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Lee County School District makes hard advances in soft skills program

A new program from The School District of Lee County helps local residents brush up on all-important soft skills.

Marliss Brockington, a program coordinator for The School District of Lee County says the skills taught at Upskills Village are both for people entering the workforce and "people who have been in the workforce and want to improve their interpersonal skills."
Marliss Brockington, a program coordinator for The School District of Lee County says the skills taught at Upskills Village are both for people entering the workforce and "people who have been in the workforce and want to improve their interpersonal skills."
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Soft skills like critical thinking, communication, and problem-solving are needed in every career. But they often aren’t taught the way technical, industry-specific skills are.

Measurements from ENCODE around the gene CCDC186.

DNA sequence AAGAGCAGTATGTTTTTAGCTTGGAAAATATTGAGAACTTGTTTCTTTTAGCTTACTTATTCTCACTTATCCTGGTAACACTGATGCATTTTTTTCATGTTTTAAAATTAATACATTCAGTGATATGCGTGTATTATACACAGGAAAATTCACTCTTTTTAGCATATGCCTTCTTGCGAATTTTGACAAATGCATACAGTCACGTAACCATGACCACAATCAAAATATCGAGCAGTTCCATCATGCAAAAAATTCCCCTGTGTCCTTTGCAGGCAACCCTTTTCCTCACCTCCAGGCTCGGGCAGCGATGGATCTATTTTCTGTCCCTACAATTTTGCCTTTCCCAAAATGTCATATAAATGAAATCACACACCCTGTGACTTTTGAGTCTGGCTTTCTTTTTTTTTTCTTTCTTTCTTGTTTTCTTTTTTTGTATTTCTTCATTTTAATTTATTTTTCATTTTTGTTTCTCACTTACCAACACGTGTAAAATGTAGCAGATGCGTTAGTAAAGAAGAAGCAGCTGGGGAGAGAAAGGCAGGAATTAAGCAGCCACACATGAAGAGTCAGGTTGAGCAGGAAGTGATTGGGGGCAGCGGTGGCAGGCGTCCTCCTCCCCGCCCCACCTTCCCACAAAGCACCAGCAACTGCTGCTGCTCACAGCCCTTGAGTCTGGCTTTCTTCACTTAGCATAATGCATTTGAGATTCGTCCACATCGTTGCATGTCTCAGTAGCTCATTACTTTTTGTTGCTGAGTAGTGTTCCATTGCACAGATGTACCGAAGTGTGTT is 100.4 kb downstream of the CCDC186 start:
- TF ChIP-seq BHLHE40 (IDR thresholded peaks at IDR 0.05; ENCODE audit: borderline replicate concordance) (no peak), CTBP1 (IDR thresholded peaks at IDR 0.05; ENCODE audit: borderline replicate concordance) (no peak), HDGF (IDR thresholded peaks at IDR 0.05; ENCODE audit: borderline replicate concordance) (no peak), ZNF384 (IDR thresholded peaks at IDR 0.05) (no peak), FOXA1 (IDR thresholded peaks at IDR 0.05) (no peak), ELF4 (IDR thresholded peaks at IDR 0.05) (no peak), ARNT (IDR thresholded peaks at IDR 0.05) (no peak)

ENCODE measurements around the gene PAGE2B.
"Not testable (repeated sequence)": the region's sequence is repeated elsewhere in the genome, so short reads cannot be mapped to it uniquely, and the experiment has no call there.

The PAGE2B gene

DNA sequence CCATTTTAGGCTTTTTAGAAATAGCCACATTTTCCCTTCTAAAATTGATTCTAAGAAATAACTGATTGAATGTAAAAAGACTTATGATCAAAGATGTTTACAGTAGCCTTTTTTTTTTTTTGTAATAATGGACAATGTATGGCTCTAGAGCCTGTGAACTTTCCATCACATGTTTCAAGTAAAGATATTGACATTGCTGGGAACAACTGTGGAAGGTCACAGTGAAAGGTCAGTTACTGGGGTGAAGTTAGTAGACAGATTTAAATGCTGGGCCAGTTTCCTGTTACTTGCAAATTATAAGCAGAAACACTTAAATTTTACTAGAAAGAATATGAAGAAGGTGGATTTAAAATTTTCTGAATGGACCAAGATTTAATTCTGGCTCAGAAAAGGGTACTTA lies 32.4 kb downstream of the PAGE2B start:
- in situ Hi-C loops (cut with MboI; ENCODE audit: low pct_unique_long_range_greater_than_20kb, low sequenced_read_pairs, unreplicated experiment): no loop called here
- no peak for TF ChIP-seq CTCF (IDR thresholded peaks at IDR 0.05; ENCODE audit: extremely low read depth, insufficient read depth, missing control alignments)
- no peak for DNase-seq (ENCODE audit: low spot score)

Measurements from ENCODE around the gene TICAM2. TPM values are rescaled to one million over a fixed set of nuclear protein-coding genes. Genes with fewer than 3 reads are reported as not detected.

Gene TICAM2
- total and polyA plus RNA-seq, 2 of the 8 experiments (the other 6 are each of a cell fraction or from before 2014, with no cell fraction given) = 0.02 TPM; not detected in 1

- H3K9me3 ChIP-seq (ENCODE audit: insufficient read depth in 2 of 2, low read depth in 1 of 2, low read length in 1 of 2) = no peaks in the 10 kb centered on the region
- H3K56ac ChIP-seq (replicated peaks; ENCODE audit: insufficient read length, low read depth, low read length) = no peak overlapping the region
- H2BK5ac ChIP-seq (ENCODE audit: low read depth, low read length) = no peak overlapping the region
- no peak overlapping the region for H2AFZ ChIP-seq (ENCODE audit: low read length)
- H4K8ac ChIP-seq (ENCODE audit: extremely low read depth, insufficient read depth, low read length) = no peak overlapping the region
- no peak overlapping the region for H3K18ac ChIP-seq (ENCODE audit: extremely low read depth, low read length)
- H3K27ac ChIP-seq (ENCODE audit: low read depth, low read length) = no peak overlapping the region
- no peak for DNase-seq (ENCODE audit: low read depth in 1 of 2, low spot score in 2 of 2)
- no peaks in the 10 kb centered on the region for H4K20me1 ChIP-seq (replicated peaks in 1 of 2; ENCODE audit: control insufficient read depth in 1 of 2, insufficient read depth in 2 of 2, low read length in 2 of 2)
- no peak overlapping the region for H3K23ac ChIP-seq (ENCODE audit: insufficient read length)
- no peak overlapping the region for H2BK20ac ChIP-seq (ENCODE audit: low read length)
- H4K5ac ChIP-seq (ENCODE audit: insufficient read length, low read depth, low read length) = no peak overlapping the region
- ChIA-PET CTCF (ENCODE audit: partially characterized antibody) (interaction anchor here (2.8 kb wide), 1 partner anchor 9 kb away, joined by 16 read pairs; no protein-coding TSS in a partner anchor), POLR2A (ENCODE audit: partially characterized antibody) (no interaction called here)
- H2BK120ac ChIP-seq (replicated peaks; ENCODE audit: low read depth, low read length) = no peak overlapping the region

The School District of Lee County is working to change that with its Upskill Village micro-credentialing program offered through the district’s Adult & Career Education Department. Through the free program, Lee County residents can earn a micro-credential and digital badge in eight soft skills: oral communication, empathy, critical thinking, resilience, intercultural fluency, collaboration, creative problem-solving and initiative.

The free courses are offered online and in-person and can be taken by Lee Country residents ages 16 and up. Funding for the program came from a grant received by the Lee County Economic Development Office from the American Rescue Plan Act’s Coronavirus State and Local Fiscal Recovery Fund.

“We’re trying to make Lee County residents more employable by giving them skills that set them apart or make them more job-ready and qualified to enter the workforce,” says Marliss Brockington, an adult education teacher on assignment and the program coordinator for The School District of Lee County. “But these skills are not just for people who are entering the workforce; they’re also for people who have been in the workforce and want to improve their interpersonal skills.